'Dual representation' - i.e. agent represents both landlord and tenant

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JR8
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'Dual representation' - i.e. agent represents both landlord and tenant

Post by JR8 » Wed, 05 Aug 2015 7:21 pm

A month after packing up and leaving we're still trying to get back all of the net deposit that is due to us.
The situation so far:
- It took us about 3 weeks to get the bulk of it, net of agreed minor deductions returned.
- There is still one item still in dispute.
- Our own agent has absolved herself of any involvement, by claiming all her records are lost. I see that this lack of effective record keeping is in breach of the SGn Estate Agents Regulations. But am not going to kick off WW3 just yet, whilst the last few $00 might be returned without such intervention.

Whilst digging around in the above regs - ESTATE AGENTS ACT 2010 (ACT 25 OF 2010)
ESTATE AGENTS (ESTATE AGENCY WORK) REGULATIONS 2010
https://www.cea.gov.sg/cea/content/bina ... 202010.pdf

I thought it might be of use to others in future. I haven't read through the whole document yet, but was interested to see the below.

-------------------------------------------------
REGULATION OF ESTATE AGENCY WORK
No dual representation
5.—(1) No salesperson or estate agent who is a natural person shall, in respect of the same property, have as clients both vendor and purchaser or both landlord and tenant.
(2) Paragraph (1) applies regardless of the consent or agreement of the client or of any or all the parties to the relevant transaction.
(3) Any person who contravenes paragraph (1) shall be guilty of an offence and shall be liable on conviction to a fine not exceeding $25,000 or to imprisonment for a term not exceeding 12 months or
to both.

-------------------------------------------------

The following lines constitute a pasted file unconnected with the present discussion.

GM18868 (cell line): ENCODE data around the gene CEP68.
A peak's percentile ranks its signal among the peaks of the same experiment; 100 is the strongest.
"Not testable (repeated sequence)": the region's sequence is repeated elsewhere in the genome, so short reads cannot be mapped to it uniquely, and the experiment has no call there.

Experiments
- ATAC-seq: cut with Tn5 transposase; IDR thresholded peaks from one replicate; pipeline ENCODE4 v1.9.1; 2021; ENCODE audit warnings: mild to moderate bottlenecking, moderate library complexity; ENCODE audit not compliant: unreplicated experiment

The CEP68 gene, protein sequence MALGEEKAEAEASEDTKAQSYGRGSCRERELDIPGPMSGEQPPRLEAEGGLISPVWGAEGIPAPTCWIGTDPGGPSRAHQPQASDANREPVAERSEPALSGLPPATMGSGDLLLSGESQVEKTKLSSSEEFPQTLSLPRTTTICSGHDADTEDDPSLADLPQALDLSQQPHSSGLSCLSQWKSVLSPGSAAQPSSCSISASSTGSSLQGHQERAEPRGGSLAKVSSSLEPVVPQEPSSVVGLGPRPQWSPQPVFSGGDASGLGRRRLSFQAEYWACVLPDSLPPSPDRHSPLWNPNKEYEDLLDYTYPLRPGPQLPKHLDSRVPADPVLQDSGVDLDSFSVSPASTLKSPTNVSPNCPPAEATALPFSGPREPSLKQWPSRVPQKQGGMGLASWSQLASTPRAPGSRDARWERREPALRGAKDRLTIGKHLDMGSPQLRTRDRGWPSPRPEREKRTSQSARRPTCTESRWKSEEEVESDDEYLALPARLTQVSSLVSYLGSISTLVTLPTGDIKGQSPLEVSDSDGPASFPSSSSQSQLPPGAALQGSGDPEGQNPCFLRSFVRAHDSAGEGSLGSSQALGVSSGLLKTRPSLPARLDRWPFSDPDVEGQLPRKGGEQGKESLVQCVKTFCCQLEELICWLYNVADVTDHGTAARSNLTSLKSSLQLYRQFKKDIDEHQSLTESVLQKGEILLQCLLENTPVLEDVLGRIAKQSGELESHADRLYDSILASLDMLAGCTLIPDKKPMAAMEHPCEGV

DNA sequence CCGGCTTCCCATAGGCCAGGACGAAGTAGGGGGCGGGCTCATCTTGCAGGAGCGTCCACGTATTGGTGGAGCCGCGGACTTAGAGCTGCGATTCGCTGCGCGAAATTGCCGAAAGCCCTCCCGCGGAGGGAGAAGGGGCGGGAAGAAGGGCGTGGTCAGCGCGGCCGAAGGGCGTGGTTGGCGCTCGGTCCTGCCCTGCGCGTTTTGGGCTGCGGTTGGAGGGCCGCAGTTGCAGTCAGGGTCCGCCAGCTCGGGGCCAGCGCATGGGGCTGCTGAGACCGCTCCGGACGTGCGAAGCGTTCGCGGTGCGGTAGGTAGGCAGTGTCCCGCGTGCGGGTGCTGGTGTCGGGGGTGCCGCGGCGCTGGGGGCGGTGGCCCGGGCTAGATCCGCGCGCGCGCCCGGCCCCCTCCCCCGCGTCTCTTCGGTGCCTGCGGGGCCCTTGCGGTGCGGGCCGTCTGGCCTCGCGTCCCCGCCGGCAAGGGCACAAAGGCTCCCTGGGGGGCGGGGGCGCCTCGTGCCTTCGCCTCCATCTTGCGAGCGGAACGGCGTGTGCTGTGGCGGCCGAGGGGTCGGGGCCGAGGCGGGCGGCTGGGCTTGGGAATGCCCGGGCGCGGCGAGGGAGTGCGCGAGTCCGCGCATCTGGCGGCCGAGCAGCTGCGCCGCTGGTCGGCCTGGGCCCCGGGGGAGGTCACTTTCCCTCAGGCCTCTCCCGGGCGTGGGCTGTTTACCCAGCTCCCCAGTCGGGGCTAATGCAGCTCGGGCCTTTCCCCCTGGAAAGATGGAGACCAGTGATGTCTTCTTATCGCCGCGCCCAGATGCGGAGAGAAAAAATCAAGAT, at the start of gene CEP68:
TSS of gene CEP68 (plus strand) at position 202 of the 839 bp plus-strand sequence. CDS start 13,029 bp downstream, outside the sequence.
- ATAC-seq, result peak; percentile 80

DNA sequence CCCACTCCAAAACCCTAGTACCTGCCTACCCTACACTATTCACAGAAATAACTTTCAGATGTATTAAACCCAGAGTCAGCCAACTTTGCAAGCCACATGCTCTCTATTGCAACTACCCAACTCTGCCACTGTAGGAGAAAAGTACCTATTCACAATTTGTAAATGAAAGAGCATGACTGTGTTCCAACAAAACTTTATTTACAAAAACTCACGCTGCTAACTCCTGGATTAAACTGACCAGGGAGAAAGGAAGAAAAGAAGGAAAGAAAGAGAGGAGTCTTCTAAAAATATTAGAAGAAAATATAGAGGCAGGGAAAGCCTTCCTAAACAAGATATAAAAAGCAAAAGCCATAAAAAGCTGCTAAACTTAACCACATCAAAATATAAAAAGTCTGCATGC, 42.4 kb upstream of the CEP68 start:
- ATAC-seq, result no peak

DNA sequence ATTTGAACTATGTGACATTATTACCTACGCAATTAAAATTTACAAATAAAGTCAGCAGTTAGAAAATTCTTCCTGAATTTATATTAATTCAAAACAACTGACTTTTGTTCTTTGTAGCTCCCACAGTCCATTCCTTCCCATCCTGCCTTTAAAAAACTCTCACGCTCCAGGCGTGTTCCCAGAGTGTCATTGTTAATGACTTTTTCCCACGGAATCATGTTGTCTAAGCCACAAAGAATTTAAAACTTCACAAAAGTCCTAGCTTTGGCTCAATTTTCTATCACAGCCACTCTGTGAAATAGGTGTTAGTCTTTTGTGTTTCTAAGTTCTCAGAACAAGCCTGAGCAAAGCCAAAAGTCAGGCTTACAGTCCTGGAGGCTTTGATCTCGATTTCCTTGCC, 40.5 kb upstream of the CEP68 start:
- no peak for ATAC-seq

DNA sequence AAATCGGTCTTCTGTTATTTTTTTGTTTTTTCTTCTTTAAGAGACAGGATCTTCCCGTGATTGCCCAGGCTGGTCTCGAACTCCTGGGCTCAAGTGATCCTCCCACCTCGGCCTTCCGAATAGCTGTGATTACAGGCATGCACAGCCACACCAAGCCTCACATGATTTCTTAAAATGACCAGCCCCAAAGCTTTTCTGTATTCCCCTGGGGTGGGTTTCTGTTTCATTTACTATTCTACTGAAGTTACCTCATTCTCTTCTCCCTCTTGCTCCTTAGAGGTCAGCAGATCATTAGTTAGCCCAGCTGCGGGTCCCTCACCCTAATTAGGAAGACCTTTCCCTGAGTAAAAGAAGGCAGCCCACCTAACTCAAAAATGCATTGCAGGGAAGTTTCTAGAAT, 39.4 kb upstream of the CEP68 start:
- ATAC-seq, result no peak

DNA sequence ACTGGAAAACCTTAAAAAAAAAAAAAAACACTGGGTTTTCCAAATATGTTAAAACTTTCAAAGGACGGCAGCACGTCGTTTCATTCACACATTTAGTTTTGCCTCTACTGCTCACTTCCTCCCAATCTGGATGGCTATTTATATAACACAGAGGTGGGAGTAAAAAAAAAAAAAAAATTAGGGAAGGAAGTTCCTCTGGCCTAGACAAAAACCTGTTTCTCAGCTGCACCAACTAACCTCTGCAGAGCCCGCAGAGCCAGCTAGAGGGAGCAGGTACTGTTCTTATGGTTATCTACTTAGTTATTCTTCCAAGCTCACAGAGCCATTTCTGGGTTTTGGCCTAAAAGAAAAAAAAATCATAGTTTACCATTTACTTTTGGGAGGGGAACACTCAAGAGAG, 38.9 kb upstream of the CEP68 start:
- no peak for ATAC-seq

In our case by checking the current individual creds of our agent, and the landlords agent via the CEA website I see that both agents do indeed work for the same company, a headline major agency. I don't know if that was the case 2-3 years ago when we signed-up for the flat, but it is now. I see a potential conflict of interest, and am curious if this ties with our agent now washing her hands of involvement. Loyalty to colleague coming higher than loyalty to customer? Hmmm...

From the same Act...
'Code of Ethics and Professional Client Care
3. Every licensed estate agent and every registered salesperson shall observe and comply with the Code of Ethics and Professional Client Care set out in the First Schedule.'


So the 'licensed estate agent' is the company, rather than the individual. That suggests one agent/i.e. company, can't represent both LL and tenant.



As it is the one outstanding deduction is an alleged worn/grooved patch of parquet timber floor in what was my study. It was like that when we moved in, I took many photos of the condition when we moved in incl that damage to that floor. The LLs agent won't accept those pictures as they're not 'date-stamped'. The LLs agent also won't accept an e-mail to our agent with that (and other) photos attached from right before we signed the TA, as she wasn't copied on that e-mail at the time.